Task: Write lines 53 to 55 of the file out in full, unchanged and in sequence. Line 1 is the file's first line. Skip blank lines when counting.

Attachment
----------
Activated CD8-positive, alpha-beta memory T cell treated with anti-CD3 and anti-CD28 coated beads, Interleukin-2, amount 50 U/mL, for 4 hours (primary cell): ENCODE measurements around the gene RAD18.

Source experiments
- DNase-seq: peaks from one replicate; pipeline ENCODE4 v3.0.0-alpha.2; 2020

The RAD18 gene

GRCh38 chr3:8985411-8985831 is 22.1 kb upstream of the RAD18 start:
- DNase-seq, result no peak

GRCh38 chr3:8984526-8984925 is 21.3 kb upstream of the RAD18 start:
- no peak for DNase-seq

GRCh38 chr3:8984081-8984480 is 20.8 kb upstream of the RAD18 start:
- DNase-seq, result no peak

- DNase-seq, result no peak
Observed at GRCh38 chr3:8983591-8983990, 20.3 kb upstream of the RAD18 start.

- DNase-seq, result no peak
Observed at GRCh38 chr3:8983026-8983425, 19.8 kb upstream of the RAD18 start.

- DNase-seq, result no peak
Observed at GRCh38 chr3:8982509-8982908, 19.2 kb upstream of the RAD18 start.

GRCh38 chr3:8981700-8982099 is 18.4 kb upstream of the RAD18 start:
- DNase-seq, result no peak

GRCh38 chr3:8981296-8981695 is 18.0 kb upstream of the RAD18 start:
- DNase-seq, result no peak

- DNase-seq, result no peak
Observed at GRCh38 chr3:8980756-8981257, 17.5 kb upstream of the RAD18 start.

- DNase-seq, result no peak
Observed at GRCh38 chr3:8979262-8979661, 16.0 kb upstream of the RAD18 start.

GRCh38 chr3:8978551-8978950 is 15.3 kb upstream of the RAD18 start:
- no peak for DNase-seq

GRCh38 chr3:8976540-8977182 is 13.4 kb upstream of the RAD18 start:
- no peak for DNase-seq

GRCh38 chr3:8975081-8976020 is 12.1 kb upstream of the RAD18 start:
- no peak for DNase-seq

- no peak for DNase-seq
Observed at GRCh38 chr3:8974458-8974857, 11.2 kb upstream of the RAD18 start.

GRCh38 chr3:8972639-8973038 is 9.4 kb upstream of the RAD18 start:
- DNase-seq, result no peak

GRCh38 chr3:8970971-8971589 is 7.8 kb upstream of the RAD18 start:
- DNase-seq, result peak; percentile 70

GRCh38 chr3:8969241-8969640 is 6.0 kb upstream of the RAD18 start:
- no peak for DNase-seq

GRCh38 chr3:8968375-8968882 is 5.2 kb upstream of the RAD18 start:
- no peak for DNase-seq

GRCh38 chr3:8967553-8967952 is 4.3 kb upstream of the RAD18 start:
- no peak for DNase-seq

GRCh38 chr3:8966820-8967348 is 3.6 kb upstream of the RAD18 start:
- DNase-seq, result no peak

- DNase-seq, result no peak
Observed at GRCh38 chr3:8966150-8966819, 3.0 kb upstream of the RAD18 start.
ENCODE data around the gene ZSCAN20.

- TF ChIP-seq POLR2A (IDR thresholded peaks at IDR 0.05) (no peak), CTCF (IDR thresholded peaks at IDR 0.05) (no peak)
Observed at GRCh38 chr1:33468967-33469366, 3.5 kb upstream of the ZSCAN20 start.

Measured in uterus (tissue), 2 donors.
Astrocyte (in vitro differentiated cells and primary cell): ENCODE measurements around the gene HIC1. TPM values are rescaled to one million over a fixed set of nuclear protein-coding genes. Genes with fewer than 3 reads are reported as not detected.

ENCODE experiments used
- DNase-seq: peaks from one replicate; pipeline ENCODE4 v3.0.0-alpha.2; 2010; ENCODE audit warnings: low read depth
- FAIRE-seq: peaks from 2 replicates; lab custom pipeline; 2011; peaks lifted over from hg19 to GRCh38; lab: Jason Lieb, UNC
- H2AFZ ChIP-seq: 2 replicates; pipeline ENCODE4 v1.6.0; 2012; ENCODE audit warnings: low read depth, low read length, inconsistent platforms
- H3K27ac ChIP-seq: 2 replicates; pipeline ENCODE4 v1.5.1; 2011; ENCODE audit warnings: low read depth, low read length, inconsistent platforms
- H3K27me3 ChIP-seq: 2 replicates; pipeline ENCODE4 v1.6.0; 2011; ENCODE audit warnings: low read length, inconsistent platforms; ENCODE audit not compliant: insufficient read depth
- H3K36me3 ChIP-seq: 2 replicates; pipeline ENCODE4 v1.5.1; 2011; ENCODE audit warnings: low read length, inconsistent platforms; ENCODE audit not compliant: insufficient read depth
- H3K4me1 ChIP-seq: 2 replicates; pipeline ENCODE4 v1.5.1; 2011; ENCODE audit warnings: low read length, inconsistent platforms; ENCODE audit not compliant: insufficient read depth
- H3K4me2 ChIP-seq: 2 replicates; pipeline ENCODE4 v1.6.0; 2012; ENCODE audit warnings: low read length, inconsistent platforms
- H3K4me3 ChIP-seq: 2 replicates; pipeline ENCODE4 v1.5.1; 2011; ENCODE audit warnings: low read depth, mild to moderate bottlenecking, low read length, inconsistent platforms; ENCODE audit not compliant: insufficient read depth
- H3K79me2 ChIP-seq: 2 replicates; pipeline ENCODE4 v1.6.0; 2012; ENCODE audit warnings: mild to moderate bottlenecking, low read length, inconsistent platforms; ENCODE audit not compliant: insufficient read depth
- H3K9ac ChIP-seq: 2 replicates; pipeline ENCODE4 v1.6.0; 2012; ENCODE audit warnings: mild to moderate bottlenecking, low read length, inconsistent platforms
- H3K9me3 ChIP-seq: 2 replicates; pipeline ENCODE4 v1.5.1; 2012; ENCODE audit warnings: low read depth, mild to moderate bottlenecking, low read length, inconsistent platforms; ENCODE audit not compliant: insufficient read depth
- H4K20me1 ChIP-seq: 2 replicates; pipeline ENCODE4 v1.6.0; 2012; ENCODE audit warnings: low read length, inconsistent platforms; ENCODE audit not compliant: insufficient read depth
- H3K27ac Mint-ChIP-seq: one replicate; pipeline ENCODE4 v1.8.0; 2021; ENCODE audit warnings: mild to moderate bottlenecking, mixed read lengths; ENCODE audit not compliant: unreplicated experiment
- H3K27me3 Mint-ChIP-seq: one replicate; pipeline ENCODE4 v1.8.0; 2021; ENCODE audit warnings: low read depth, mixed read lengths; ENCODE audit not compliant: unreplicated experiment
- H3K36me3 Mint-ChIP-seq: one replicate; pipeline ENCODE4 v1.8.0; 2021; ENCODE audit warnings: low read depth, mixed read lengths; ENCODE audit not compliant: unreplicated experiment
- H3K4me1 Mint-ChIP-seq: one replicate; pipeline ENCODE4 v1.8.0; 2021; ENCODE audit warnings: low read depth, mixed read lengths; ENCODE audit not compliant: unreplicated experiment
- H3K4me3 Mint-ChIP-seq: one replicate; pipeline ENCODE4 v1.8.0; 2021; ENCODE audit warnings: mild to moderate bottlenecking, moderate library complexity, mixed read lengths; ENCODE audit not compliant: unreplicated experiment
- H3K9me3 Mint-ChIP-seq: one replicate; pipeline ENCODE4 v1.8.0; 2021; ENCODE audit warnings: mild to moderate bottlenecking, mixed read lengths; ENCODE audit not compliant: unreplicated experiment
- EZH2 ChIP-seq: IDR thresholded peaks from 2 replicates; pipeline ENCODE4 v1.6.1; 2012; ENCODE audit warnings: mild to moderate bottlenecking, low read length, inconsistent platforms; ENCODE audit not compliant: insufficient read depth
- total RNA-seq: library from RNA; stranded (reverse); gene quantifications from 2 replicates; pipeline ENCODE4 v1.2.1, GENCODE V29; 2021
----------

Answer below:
- DNase-seq: peaks from one replicate; pipeline ENCODE4 v3.0.0-alpha.2; 2010; ENCODE audit warnings: low read depth
- FAIRE-seq: peaks from 2 replicates; lab custom pipeline; 2011; peaks lifted over from hg19 to GRCh38; lab: Jason Lieb, UNC
- H2AFZ ChIP-seq: 2 replicates; pipeline ENCODE4 v1.6.0; 2012; ENCODE audit warnings: low read depth, low read length, inconsistent platforms